Italian interior minister urges changes to immigration law

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Changes are needed to Italy's current immigration law because at present it is too difficult to gain entry to live and work in Italy, Italian Interior Minister Giuliano Amato said recently. Speaking before the Italy's Lower House Constitutional Affairs Committee, Amato explained that a key element in the so-called Bossi-Fini law, requiring a foreign employee to be abroad when work and residency permits are issued, was impractical and virtually impossible to enforce.

"We need to ask ourselves first whether or not this is an impossible requirement and, secondly, whether in fact anyone is respecting or applying the law," Amato said. The Bossi-Fini law was passed by the previous center-right government led by Silvio Berlusconi and named after Umberto Bossi, leader of the anti-immigration Northern League and then reform minister, and Gianfranco Fini, head of the right-wing National Alliance, who was then deputy premier and later also foreign minister.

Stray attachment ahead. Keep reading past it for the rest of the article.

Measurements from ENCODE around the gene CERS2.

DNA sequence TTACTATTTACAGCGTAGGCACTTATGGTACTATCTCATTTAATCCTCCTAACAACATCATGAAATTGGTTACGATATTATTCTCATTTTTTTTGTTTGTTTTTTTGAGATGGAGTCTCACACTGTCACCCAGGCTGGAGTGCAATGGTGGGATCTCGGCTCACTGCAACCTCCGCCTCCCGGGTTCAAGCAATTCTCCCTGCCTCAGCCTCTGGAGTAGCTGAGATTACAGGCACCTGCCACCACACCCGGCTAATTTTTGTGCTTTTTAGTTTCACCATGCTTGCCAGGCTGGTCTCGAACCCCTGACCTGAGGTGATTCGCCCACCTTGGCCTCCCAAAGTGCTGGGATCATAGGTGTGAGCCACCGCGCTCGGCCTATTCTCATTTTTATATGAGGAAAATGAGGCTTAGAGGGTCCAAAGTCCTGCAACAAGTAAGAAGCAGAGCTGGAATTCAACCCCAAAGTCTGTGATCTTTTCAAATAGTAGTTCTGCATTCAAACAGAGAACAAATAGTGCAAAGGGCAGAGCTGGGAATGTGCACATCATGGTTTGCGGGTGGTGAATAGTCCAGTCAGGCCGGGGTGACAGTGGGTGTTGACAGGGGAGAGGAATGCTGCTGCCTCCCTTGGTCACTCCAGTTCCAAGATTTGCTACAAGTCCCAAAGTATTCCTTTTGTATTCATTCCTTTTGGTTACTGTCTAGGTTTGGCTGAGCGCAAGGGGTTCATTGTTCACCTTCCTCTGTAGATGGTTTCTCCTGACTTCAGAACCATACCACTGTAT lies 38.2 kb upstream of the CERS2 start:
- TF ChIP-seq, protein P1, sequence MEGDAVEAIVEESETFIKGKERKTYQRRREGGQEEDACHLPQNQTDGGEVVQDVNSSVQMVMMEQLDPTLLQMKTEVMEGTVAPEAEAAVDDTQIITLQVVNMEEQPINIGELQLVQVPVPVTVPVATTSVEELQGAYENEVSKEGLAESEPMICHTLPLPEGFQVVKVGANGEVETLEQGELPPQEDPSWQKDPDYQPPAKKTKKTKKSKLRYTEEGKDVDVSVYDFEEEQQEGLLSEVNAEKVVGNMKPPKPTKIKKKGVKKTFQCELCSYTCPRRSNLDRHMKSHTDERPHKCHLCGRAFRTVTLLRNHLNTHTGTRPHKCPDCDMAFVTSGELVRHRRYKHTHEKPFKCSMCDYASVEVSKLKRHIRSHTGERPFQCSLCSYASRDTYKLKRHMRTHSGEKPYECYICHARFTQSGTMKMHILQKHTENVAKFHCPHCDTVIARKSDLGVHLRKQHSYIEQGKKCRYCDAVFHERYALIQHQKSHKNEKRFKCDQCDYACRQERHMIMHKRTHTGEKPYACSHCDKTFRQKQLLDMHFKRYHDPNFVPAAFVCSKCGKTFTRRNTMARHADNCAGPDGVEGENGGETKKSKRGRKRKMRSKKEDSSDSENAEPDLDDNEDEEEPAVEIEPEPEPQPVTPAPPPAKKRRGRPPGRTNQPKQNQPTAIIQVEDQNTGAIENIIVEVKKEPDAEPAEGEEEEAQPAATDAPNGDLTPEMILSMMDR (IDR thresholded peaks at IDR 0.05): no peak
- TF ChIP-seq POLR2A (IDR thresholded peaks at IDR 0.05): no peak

"While there is no doubt that there must be a direct connection between immigration and available employment, the current law is too rigid," Amato said. The interior minister also suggested that residency and permits which are set to expire should remain valid until they have been either renewed or rejected.

This to avoid creating a "dead zone" in which an immigrant has no protection under the law and could even be considered an illegal alien, despite having both a home and a job.


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